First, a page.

4. Inner Thigh Stretch

Remain seated on the ground. This time, spread your legs evenly apart. Slowly lower yourself to the center with a straight back. You want to feel a stretch in the inner thigh. Now reach toward the right with the right arm. Bring your left arm overhead the stretch over to the right. You should feel a good stretch along the left side of your waist. Hold the stretch for 30 seconds and repeat on the opposite side.

5. Hip Flexor Stretch

Lunge forward leading with your right leg. Drop your left knee down to the ground. Placing your hands on top of your right thigh, lean forward with your hips. The hips should be square with your shoulders. If possible, maintain your balance and lift back for the left ankle and pull your heel to your buttocks. You should feel this stretch all along the left thigh. Hold for 30 seconds and repeat on the other side.


The third part of the program is strengthening, a crucial component of PEP. By increasing the strength of the muscles of the leg, you can increase the stability of the hip, knee and ankle, thereby reducing the chance of injury.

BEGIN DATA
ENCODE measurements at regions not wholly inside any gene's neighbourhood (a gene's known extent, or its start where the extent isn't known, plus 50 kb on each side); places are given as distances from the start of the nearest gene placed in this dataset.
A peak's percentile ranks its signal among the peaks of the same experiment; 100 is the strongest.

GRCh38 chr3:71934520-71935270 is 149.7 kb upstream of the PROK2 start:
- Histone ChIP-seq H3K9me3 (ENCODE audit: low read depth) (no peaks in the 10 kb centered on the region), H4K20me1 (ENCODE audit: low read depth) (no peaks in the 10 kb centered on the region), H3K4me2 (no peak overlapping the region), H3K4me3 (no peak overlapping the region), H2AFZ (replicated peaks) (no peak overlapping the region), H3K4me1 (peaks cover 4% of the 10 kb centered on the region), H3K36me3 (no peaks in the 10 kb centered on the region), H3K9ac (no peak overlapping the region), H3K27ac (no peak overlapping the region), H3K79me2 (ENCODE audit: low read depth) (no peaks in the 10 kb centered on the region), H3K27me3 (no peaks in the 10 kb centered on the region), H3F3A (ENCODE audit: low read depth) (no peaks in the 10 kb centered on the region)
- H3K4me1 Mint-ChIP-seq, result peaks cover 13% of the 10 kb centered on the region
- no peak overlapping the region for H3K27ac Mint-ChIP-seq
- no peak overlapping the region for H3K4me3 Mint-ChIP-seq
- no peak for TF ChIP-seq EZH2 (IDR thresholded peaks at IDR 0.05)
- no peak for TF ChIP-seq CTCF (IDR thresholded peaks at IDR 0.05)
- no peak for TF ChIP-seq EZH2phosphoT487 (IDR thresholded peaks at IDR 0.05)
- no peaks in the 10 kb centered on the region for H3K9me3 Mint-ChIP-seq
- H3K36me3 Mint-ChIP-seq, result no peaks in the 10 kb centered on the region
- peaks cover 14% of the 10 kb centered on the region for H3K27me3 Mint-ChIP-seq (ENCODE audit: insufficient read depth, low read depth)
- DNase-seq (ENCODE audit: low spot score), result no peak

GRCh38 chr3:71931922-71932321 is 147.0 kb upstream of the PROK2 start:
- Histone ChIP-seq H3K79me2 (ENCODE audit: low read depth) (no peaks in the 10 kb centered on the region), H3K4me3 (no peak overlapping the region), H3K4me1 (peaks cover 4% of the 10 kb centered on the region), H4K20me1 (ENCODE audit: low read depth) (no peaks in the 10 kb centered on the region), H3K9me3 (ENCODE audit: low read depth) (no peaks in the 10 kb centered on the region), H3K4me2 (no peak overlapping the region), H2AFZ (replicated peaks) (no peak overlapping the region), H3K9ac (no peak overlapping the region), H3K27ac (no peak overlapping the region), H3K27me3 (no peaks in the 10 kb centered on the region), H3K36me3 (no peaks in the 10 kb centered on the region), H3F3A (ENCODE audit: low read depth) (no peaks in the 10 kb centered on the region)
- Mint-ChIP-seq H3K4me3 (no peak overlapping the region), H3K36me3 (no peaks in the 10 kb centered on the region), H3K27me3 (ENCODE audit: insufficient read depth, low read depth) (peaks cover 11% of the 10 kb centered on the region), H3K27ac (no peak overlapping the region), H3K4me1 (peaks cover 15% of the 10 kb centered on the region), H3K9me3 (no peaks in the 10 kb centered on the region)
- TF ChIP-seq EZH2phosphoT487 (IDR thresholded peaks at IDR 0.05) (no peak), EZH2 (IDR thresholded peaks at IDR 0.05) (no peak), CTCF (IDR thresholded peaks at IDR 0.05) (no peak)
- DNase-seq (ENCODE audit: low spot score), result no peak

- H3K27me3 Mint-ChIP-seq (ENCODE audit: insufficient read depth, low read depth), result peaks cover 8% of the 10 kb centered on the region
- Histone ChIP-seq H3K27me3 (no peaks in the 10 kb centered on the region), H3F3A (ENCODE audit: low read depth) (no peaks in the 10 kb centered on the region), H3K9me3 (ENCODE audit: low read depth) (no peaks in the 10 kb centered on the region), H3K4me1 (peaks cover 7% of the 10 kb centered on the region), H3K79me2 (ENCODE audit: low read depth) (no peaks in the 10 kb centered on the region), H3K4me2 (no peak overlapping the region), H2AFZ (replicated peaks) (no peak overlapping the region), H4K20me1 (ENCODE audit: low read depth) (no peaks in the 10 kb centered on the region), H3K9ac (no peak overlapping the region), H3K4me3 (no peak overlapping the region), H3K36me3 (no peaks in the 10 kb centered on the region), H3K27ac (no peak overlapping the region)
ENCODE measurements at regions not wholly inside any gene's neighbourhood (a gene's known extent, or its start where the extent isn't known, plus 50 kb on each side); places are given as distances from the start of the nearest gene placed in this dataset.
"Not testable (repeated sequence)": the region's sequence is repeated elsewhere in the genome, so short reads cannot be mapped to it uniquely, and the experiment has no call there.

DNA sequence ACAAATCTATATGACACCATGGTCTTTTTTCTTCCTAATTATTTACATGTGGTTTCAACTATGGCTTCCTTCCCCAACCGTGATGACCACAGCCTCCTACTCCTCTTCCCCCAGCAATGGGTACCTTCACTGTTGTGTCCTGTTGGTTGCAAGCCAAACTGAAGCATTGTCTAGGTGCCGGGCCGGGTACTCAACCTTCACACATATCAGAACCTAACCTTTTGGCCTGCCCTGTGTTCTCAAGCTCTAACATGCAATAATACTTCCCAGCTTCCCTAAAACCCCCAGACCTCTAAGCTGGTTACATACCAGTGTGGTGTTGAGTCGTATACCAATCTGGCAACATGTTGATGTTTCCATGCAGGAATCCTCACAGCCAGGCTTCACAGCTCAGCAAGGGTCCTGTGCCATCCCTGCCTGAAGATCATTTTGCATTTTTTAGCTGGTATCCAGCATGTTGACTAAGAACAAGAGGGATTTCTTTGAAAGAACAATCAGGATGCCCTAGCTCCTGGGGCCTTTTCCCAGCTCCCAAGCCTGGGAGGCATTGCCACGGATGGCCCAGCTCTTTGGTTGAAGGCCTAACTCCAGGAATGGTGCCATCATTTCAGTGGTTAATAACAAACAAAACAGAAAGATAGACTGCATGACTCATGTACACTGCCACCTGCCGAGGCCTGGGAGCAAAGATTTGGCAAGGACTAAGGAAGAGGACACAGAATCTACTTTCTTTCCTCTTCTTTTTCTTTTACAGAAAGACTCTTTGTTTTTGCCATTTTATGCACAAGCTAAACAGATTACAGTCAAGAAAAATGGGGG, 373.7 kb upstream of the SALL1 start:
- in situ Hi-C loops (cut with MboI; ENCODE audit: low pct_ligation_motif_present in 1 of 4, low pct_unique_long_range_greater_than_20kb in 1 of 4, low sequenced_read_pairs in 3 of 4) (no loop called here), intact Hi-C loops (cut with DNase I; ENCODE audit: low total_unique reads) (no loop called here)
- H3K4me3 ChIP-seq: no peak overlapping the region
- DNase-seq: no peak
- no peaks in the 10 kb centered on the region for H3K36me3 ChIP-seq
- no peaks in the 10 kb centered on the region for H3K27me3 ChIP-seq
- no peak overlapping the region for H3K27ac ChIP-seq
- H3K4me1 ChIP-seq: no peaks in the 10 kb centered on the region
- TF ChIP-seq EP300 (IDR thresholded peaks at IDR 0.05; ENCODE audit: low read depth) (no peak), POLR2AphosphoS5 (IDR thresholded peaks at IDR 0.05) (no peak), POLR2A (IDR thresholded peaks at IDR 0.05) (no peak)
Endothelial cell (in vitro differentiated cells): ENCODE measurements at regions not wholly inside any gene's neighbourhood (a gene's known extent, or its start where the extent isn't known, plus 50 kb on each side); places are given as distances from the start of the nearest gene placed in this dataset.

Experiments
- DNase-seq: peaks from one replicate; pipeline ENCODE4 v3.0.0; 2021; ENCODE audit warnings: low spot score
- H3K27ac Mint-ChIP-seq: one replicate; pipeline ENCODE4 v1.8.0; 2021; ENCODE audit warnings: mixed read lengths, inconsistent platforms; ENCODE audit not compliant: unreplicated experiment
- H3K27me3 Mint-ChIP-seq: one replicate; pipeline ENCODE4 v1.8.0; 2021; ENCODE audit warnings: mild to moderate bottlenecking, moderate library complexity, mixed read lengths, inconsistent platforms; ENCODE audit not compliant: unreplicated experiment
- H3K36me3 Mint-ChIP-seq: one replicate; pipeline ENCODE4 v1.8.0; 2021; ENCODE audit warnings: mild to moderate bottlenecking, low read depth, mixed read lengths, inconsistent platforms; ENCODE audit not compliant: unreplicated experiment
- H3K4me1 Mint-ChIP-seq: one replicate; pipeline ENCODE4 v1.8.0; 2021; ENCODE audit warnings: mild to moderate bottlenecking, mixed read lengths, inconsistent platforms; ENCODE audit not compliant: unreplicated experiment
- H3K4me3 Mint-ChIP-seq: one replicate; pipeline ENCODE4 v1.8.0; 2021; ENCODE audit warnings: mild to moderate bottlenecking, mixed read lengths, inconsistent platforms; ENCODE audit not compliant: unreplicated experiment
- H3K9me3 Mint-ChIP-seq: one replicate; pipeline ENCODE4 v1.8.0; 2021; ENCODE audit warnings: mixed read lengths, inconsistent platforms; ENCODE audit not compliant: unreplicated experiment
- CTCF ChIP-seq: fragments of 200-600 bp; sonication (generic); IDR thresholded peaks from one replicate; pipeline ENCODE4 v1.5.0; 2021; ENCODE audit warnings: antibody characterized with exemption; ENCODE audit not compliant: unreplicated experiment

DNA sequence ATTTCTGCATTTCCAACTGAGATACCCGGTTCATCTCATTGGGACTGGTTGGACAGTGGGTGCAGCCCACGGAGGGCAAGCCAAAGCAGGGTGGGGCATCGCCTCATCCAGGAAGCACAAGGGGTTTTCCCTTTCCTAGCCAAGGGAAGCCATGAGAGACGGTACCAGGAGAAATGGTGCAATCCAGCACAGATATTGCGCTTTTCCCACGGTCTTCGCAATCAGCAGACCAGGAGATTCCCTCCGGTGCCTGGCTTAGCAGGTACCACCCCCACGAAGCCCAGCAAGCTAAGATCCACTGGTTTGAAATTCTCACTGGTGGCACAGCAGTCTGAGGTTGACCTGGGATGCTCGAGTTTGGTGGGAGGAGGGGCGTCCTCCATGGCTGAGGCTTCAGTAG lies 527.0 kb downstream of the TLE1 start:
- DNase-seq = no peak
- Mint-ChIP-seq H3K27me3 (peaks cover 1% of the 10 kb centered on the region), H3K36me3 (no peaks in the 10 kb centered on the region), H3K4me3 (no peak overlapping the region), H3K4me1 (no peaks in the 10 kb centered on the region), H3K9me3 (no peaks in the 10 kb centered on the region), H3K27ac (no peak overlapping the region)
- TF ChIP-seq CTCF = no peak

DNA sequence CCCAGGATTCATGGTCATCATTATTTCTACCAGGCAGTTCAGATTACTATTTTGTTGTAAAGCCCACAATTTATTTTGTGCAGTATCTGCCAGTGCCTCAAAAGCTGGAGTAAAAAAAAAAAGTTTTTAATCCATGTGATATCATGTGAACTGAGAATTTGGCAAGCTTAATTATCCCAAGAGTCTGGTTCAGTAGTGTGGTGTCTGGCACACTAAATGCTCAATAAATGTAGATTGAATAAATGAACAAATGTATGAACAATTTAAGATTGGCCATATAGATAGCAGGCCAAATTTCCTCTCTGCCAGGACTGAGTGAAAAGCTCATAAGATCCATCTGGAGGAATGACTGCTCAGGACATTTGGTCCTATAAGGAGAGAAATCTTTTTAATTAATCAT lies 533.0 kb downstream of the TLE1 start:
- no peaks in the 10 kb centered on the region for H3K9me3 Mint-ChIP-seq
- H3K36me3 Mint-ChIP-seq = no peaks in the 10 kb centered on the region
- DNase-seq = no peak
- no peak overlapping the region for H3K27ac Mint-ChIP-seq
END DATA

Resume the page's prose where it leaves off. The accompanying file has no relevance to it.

1. Walking Lunges

Lunge forward leading with your right leg. Push off with your right leg and lunge forward with your left leg. Drop the back knee straight down. Make sure that you keep your front knee over your ankle. Keep the hip/knee/ankle in alignment and the shoulders over the hips. Control the motion and try to avoid you front knee from caving inward. If you can’t see your toes on your leading leg, you are doing the exercise incorrectly. Do 30 repetitions.

2. Russian Hamstring

Kneel on the ground with hands at your side. Have a partner hold firmly at your ankles. With a straight back, lean forward leading with your hips. Your knee, hip and shoulder should be in a straight line as you lean toward the ground. Do not bend at the waist. If you feel a cramp, stop the exercise, stretch, and then resume. Repeat the exercise for three sets of 10, or a total of 30 repetitions.

3. Single Toe Raises

Stand up with your arms at your side. Bend the left knee up and maintain your balance. Slowly rise up on your right toes with good balance. Slowly repeat 30 times and switch to the other side.


Next come plyometrics. These exercises are explosive and help to build power, strength and speed. The most important element of these exercises is the landing. It must be soft! When you land from a jump, you want to softly accept your weight on the balls of your feet, slowly rolling back to the heel with a bent knee and a straight hip. By landing in this manner, you actively contract your hamstring muscles, which reinforces the ACL ligament. Be sure to take the time to perform these exercises correctly.

1. Side-to-Side Hops Over Cone

Stand with a 6-inch cone or ball to your left. Hop to the left over the cone softly landing on the balls of your feet and bending at the knee. Repeat this exercise, hopping to the right. Do 20 repetitions. To complete one rep you must jump to one side of the cone and then back to the original side.